FDIC Structured Sales Summary
Since May of 2008, the FDIC has turned to a “partnership model to sell large numbers of distressed assets (primarily non-performing single family and commercial real estate loans and related real property) held by recently failed financial institutions.”
As of August 2011, the FDIC has closed over 27 structured sale transactions transferring over 39,800 assets and $24.2 billion in unpaid principal balance.
The FDIC has stayed on as a partner in these transactions with the stated goal of capturing upside and appreciation as the loans are worked through and the economy and asset values recover.
The good news is that FDIC structured sales are generating a certain level of public price discovery in the distressed debt markets. The marked down balances provide room potentially for new investors to restructure the loans or liquidate the assets. The ‘reset’ debt levels and/or adjusted real estate asset values may, in the long run lead to healthier, more sustainable and competitive markets.
The First 2011 Structured Sale
In the late spring Commercial Real Estate Direct reported that the FDIC was planning to market $1.5 billion of assets under their structured sales program. No new FDIC sales have been announced this year. The last structured sale from 2010 (RADC/CADC 2010-2 Venture, LLC) closed in January 2011.
In particular, among the assets to be offered, were loans fresh from the January 28 closure of FirsTier Bank. The FDIC sale “involves $300 million of ADC loans on commercial properties in Colorado. They were on the books of FirsTier Bank, a $781.5 million-asset bank in Louisville, Colo.”
Commercial Real Estate Direct also indicated that at the time the FDIC planned to create “two pools, with balances of $160 million and $140 million, and expects to take offers on July 12. Its goal is to make the assets as attractive as possible for small investors...." and is to be known as the FDIC Small Investor Program (“SIP”).
The FDIC Announces Winning Bidders for its Small Investor Program Maiden Sale
On August 4, 2011 the sales of first SIP pools closed. The FirsTier commercial real estate and commercial acquisition, development and construction loans (“CRE/CADC” assets) were sold to Acorn Loan Portfolio Private Owner IV, LLC ("Acorn"). The residential acquisition, development and construction loans (RADC assets) were purchased by HRC SVC Pool II Acquisition LLC (“HRC”).
Acorn is based in Los Angeles, CA and is owned by Calista Corporation, a minority-owned business. As described in their website, “Calista is one of 12 Alaska based Regional corporations established to benefit Alaska Natives who have ties to Lower Yukon and the Lower Kuskokwim River”. Also in the ownership are FACP Mortgage Investments, LLC and entities controlled by Oaktree Capital Group Holdings of Los Angeles. Oaktree specializes in alternative investments. As of June 30, 2011 Oaktree Capital's managed assets totaled $79.5 billion of which $28.2 billion were distressed debt assets.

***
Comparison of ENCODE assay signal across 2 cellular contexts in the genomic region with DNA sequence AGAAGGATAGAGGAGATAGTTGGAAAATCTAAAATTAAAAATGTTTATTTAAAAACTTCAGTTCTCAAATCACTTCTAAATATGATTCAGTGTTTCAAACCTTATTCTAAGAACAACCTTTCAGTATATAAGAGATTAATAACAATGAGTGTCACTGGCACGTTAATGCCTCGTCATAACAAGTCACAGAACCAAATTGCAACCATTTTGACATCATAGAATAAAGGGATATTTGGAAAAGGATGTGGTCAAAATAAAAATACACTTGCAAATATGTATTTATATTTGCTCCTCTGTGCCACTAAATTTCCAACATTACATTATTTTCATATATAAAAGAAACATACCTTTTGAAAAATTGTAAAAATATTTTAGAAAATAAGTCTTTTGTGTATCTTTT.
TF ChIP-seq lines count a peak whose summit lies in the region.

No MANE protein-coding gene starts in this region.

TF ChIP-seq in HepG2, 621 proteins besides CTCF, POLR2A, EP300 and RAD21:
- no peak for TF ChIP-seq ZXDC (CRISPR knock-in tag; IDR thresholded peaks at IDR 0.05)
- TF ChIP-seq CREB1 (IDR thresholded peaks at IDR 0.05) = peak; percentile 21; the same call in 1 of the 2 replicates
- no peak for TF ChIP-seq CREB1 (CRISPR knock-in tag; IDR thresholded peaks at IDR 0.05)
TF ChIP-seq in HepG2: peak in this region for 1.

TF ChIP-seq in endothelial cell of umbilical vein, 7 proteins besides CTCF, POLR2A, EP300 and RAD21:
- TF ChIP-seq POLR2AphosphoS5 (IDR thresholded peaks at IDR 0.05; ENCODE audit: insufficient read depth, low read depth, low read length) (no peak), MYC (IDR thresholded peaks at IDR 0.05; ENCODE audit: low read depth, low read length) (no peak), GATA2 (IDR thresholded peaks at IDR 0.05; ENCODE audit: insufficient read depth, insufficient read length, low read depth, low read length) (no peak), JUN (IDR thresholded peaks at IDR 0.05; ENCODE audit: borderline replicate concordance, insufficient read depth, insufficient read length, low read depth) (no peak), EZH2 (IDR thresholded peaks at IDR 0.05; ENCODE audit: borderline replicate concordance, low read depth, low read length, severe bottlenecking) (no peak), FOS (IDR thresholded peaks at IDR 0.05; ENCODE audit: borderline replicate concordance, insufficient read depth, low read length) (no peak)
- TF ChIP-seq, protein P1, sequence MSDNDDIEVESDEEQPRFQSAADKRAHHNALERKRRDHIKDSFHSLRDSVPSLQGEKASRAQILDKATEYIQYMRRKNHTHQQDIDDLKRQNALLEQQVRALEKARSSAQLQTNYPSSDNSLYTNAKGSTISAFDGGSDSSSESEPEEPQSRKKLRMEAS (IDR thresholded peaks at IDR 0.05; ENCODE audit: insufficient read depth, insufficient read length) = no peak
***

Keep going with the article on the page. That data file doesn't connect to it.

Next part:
The FDIC press release indicated that “Acorn paid a total of approximately $25.6 million (net of working capital) in cash for its initial 25 percent equity stake in the LLC holding the CRE/CADC assets; its bid valued the CRE/CADC assets at approximately 65 percent of the aggregate unpaid principal balance (UPB) of such assets. The CRE/CADC assets are comprised of 116 loans with an aggregate UPB of approximately $158 million with the highest concentration in Colorado (96 percent).”
HRC SVC Pool II Acquisition LLC based in New York bought the RADC assets and is an entity controlled by Hudson Realty Capital LLC, also a minority and women owned business. HRC has more than $2 billion of assets currently under management and since the formation of its initial two funds in 2002 the company has closed over $3 billion in transactions according to their website. HRC partnered with Soundview Real Estate, a private equity fund based in Stamford, CT and real estate investor JCR Capital based in Denver.
The FDIC revealed that “HRC paid a total of approximately $14.9 million (net of working capital) in cash for its initial 25 percent equity stake in the LLC holding the RADC assets; its winning bid valued the RADC assets at approximately 43 percent of the aggregate UPB of such assets. The RADC assets are comprised of 97 loans with an aggregate UPB of approximately $139 million with the highest concentration in Colorado (95 percent)."
The bidders could choose from one of two deal structures: “either a leveraged structure (for a 50 percent equity interest) and an unleveraged structure (for an initial 25 percent equity interest)....both winning bids were unleveraged, the Private Owner of each LLC initially will hold a 25 percent Private Owner Interest in such LLC and the FirsTier receivership will hold the remaining 75 percent equity interest until all equity is returned. After the return of equity, the receivership's interest in each LLC will decrease to 50% and the Private Owner Interest will correspondingly increase to 50%."
The FDIC’s stated goal with SIP is to cater to “ the small investor” by offering “smaller sized asset pools and unique structural features to make it more accessible” to smaller investors and to “increase participation in structured sales while maintaining a level playing field for all investors.”